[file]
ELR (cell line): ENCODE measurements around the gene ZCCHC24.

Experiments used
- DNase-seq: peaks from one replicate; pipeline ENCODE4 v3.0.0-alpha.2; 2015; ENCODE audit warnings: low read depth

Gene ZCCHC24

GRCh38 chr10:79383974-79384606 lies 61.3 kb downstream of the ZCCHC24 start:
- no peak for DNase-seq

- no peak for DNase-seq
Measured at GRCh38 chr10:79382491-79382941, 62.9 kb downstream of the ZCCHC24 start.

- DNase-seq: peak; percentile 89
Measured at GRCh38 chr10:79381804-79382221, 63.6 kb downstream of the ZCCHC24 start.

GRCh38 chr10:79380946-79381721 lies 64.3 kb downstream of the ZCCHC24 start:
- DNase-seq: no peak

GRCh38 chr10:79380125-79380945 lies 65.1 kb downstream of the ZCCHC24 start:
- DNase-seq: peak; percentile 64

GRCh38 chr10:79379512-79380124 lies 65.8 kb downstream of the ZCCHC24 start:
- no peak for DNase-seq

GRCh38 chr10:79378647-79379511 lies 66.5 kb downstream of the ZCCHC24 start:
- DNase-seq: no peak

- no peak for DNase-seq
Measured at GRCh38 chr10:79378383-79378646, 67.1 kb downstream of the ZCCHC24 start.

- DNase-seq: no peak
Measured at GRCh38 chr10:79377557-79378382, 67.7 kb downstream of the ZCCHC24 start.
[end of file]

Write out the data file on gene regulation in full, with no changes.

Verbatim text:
ELR (cell line): ENCODE measurements around the gene ZCCHC24.

Experiments used
- DNase-seq: peaks from one replicate; pipeline ENCODE4 v3.0.0-alpha.2; 2015; ENCODE audit warnings: low read depth

Gene ZCCHC24

GRCh38 chr10:79383974-79384606 lies 61.3 kb downstream of the ZCCHC24 start:
- no peak for DNase-seq

- no peak for DNase-seq
Measured at GRCh38 chr10:79382491-79382941, 62.9 kb downstream of the ZCCHC24 start.

- DNase-seq: peak; percentile 89
Measured at GRCh38 chr10:79381804-79382221, 63.6 kb downstream of the ZCCHC24 start.

GRCh38 chr10:79380946-79381721 lies 64.3 kb downstream of the ZCCHC24 start:
- DNase-seq: no peak

GRCh38 chr10:79380125-79380945 lies 65.1 kb downstream of the ZCCHC24 start:
- DNase-seq: peak; percentile 64

GRCh38 chr10:79379512-79380124 lies 65.8 kb downstream of the ZCCHC24 start:
- no peak for DNase-seq

GRCh38 chr10:79378647-79379511 lies 66.5 kb downstream of the ZCCHC24 start:
- DNase-seq: no peak

- no peak for DNase-seq
Measured at GRCh38 chr10:79378383-79378646, 67.1 kb downstream of the ZCCHC24 start.

- DNase-seq: no peak
Measured at GRCh38 chr10:79377557-79378382, 67.7 kb downstream of the ZCCHC24 start.